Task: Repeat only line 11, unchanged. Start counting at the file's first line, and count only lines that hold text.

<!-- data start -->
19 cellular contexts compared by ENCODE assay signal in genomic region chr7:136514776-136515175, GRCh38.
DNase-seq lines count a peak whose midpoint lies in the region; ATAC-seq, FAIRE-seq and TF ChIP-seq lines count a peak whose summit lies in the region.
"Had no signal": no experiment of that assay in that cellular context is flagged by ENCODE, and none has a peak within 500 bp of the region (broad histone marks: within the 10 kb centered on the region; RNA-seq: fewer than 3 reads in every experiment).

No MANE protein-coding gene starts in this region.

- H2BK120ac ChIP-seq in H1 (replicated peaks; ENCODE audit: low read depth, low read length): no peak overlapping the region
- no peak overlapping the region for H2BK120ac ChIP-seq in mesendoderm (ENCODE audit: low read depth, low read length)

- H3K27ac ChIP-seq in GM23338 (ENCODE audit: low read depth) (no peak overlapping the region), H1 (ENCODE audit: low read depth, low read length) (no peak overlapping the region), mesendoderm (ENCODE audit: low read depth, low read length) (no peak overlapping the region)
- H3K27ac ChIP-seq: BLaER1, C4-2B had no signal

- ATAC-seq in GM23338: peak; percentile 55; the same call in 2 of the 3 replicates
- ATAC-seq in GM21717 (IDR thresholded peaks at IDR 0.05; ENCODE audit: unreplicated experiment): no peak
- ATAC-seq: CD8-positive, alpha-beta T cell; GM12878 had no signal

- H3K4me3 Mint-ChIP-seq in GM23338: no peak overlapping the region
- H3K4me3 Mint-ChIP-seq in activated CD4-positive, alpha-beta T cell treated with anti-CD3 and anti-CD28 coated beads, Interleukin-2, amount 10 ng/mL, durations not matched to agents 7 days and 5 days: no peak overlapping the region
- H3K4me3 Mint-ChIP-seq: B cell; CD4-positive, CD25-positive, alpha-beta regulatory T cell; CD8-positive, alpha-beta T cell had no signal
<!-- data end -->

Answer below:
- ATAC-seq: CD8-positive, alpha-beta T cell; GM12878 had no signal